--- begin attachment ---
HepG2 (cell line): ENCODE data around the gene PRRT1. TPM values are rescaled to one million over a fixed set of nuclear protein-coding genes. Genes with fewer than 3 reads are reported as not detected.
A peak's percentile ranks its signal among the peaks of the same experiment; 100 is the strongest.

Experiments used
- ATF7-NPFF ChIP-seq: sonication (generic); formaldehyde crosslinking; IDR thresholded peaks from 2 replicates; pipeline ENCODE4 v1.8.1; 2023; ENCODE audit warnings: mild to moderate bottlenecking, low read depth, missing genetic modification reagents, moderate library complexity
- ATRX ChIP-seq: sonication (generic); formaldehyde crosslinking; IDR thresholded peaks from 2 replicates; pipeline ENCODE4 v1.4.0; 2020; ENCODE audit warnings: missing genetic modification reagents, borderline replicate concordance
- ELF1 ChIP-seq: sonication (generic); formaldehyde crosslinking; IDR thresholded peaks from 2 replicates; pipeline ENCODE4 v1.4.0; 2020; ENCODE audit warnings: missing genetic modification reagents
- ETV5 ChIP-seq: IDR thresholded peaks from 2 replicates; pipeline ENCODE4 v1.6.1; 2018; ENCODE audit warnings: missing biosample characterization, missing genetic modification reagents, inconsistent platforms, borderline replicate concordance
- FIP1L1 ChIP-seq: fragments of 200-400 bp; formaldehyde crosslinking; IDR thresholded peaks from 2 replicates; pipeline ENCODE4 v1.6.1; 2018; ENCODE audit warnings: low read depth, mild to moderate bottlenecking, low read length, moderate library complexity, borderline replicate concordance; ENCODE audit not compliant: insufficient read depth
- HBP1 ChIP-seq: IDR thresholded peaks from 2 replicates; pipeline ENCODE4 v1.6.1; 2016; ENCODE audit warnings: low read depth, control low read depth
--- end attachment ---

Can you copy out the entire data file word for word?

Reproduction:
HepG2 (cell line): ENCODE data around the gene PRRT1. TPM values are rescaled to one million over a fixed set of nuclear protein-coding genes. Genes with fewer than 3 reads are reported as not detected.
A peak's percentile ranks its signal among the peaks of the same experiment; 100 is the strongest.

Experiments used
- ATF7-NPFF ChIP-seq: sonication (generic); formaldehyde crosslinking; IDR thresholded peaks from 2 replicates; pipeline ENCODE4 v1.8.1; 2023; ENCODE audit warnings: mild to moderate bottlenecking, low read depth, missing genetic modification reagents, moderate library complexity
- ATRX ChIP-seq: sonication (generic); formaldehyde crosslinking; IDR thresholded peaks from 2 replicates; pipeline ENCODE4 v1.4.0; 2020; ENCODE audit warnings: missing genetic modification reagents, borderline replicate concordance
- ELF1 ChIP-seq: sonication (generic); formaldehyde crosslinking; IDR thresholded peaks from 2 replicates; pipeline ENCODE4 v1.4.0; 2020; ENCODE audit warnings: missing genetic modification reagents
- ETV5 ChIP-seq: IDR thresholded peaks from 2 replicates; pipeline ENCODE4 v1.6.1; 2018; ENCODE audit warnings: missing biosample characterization, missing genetic modification reagents, inconsistent platforms, borderline replicate concordance
- FIP1L1 ChIP-seq: fragments of 200-400 bp; formaldehyde crosslinking; IDR thresholded peaks from 2 replicates; pipeline ENCODE4 v1.6.1; 2018; ENCODE audit warnings: low read depth, mild to moderate bottlenecking, low read length, moderate library complexity, borderline replicate concordance; ENCODE audit not compliant: insufficient read depth
- HBP1 ChIP-seq: IDR thresholded peaks from 2 replicates; pipeline ENCODE4 v1.6.1; 2016; ENCODE audit warnings: low read depth, control low read depth